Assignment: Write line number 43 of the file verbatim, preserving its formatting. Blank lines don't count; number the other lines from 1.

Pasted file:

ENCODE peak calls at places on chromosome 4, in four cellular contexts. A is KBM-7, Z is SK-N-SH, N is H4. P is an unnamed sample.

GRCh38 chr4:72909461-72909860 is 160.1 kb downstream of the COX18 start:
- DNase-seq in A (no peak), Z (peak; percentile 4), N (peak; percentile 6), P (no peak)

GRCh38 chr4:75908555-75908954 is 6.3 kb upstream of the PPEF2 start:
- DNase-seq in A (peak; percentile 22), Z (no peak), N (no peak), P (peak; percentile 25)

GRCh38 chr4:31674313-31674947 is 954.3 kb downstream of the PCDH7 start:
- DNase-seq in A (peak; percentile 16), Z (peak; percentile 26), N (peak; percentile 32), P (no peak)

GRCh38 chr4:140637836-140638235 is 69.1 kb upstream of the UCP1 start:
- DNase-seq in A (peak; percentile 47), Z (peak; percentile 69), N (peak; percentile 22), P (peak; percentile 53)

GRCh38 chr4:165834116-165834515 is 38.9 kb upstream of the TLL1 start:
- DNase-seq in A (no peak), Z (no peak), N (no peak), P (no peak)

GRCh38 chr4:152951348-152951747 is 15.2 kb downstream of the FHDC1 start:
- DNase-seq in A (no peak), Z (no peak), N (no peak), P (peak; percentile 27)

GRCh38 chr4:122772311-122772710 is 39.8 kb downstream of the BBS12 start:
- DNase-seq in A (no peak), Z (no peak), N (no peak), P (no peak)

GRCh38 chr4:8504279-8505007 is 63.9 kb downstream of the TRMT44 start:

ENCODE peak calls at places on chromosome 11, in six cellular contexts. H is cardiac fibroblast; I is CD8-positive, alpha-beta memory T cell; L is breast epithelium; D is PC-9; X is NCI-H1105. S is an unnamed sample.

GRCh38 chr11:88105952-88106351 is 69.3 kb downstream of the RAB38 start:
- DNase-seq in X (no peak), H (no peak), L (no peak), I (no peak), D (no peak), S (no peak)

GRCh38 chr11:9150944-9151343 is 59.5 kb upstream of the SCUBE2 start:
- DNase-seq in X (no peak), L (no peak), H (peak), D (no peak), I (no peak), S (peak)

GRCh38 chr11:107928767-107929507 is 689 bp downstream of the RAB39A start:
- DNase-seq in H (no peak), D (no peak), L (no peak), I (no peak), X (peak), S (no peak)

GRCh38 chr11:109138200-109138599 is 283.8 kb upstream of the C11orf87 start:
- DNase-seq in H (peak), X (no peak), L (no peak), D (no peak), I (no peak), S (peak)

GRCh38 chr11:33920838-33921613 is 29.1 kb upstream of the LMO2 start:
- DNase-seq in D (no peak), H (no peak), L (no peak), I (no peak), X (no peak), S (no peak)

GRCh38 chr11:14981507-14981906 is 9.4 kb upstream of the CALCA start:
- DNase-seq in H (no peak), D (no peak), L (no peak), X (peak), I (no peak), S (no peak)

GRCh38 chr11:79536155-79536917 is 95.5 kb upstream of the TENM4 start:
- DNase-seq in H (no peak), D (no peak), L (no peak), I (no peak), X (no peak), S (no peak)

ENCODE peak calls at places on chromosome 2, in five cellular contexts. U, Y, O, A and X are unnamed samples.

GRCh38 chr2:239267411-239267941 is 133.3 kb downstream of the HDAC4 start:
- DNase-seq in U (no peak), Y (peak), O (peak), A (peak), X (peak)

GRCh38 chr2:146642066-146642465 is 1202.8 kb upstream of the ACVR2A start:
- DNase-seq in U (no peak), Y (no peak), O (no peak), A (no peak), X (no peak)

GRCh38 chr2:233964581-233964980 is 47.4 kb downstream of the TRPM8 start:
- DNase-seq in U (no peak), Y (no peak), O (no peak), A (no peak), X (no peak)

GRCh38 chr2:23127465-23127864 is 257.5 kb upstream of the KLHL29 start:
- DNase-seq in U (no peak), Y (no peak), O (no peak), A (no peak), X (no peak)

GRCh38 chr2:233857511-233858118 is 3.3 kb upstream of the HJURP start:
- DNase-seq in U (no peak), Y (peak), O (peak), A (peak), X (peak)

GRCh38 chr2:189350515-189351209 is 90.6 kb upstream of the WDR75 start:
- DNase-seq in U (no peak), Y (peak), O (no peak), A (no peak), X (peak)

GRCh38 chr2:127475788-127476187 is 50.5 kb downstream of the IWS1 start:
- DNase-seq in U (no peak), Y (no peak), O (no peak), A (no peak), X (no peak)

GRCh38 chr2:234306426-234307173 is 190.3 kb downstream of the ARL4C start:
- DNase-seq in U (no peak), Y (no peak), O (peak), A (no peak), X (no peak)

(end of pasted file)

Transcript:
GRCh38 chr2:189350515-189351209 is 90.6 kb upstream of the WDR75 start: